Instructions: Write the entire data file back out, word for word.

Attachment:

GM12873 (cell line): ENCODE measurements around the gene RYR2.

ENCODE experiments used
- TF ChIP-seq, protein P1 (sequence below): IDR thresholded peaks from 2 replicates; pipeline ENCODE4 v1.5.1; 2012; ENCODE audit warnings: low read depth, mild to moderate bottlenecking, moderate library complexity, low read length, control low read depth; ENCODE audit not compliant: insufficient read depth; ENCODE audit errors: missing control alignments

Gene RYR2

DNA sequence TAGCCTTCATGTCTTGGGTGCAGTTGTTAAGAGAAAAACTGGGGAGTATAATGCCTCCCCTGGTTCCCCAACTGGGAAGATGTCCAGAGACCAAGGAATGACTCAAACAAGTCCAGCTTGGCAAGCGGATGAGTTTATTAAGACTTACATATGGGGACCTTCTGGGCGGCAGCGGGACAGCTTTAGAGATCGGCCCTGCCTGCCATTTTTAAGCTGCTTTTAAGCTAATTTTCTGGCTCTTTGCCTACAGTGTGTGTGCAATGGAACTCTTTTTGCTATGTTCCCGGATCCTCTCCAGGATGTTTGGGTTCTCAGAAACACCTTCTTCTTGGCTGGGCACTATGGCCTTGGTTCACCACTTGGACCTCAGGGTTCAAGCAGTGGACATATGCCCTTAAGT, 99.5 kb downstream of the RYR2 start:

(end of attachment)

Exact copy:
GM12873 (cell line): ENCODE measurements around the gene RYR2.

ENCODE experiments used
- TF ChIP-seq, protein P1 (sequence below): IDR thresholded peaks from 2 replicates; pipeline ENCODE4 v1.5.1; 2012; ENCODE audit warnings: low read depth, mild to moderate bottlenecking, moderate library complexity, low read length, control low read depth; ENCODE audit not compliant: insufficient read depth; ENCODE audit errors: missing control alignments

Gene RYR2

DNA sequence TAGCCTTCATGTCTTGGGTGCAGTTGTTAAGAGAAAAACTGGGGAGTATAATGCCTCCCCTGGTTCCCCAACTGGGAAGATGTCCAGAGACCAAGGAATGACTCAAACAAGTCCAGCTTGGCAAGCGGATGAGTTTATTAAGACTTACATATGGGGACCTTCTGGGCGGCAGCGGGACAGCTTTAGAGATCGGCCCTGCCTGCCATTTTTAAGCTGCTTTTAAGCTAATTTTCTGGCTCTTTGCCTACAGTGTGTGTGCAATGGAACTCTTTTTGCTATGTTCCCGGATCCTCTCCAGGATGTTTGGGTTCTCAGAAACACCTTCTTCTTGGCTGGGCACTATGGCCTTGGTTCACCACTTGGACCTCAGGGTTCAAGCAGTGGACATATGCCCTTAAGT, 99.5 kb downstream of the RYR2 start: